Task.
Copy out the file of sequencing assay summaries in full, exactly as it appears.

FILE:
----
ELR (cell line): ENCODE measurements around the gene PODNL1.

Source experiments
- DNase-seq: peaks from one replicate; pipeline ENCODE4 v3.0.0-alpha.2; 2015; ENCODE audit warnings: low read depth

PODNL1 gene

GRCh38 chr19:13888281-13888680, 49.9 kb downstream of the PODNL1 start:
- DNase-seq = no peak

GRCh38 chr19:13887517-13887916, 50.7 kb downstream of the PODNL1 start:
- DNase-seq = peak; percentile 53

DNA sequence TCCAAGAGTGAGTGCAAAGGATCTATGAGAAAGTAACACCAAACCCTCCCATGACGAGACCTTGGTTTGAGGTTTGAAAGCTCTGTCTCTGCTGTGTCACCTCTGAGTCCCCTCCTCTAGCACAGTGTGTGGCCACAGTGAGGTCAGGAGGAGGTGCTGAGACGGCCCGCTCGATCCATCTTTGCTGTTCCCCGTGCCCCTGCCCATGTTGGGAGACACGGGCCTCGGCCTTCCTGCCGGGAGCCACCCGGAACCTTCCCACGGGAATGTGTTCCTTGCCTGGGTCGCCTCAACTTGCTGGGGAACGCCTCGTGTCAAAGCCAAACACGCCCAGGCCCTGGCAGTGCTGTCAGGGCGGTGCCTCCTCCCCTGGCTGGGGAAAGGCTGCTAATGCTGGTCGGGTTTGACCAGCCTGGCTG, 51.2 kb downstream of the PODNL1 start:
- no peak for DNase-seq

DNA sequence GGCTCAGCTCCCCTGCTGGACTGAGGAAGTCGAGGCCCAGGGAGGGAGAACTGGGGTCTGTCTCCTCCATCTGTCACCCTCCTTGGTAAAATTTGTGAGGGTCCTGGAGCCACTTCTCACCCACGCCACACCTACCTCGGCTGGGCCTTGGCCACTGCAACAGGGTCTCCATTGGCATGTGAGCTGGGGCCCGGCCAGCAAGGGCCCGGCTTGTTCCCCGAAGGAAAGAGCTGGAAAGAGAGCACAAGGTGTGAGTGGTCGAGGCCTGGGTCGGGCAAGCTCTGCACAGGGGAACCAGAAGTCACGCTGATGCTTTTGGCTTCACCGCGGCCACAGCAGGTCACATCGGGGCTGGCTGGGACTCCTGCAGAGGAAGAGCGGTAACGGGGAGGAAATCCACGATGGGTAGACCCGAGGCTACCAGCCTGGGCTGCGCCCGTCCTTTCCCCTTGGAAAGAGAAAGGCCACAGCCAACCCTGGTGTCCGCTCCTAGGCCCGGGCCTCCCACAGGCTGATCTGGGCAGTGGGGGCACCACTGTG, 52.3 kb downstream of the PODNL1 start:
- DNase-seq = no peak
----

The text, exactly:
ELR (cell line): ENCODE measurements around the gene PODNL1.

Source experiments
- DNase-seq: peaks from one replicate; pipeline ENCODE4 v3.0.0-alpha.2; 2015; ENCODE audit warnings: low read depth

PODNL1 gene

GRCh38 chr19:13888281-13888680, 49.9 kb downstream of the PODNL1 start:
- DNase-seq = no peak

GRCh38 chr19:13887517-13887916, 50.7 kb downstream of the PODNL1 start:
- DNase-seq = peak; percentile 53

DNA sequence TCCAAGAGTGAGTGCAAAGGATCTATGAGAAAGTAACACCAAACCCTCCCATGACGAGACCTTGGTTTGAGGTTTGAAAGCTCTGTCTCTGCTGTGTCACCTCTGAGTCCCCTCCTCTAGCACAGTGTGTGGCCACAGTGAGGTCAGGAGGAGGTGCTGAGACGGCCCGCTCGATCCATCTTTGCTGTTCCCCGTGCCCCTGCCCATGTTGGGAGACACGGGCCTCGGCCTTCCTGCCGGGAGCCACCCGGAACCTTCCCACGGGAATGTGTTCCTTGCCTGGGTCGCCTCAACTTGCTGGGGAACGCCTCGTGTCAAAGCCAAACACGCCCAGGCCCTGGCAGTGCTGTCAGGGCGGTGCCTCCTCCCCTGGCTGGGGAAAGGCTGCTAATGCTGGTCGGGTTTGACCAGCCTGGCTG, 51.2 kb downstream of the PODNL1 start:
- no peak for DNase-seq

DNA sequence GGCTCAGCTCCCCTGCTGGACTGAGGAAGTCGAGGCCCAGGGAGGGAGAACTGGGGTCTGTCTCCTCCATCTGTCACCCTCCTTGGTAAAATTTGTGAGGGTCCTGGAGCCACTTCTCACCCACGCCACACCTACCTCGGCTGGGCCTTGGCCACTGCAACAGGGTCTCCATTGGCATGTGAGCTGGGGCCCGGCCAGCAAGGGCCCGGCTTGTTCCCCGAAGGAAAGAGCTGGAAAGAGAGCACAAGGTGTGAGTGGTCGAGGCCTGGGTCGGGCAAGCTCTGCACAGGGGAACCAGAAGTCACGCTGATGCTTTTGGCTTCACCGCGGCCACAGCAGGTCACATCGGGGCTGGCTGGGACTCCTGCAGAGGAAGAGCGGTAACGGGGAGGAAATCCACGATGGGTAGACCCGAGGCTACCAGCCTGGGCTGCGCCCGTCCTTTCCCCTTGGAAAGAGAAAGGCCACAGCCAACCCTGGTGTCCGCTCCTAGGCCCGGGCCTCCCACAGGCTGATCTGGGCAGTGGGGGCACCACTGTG, 52.3 kb downstream of the PODNL1 start:
- DNase-seq = no peak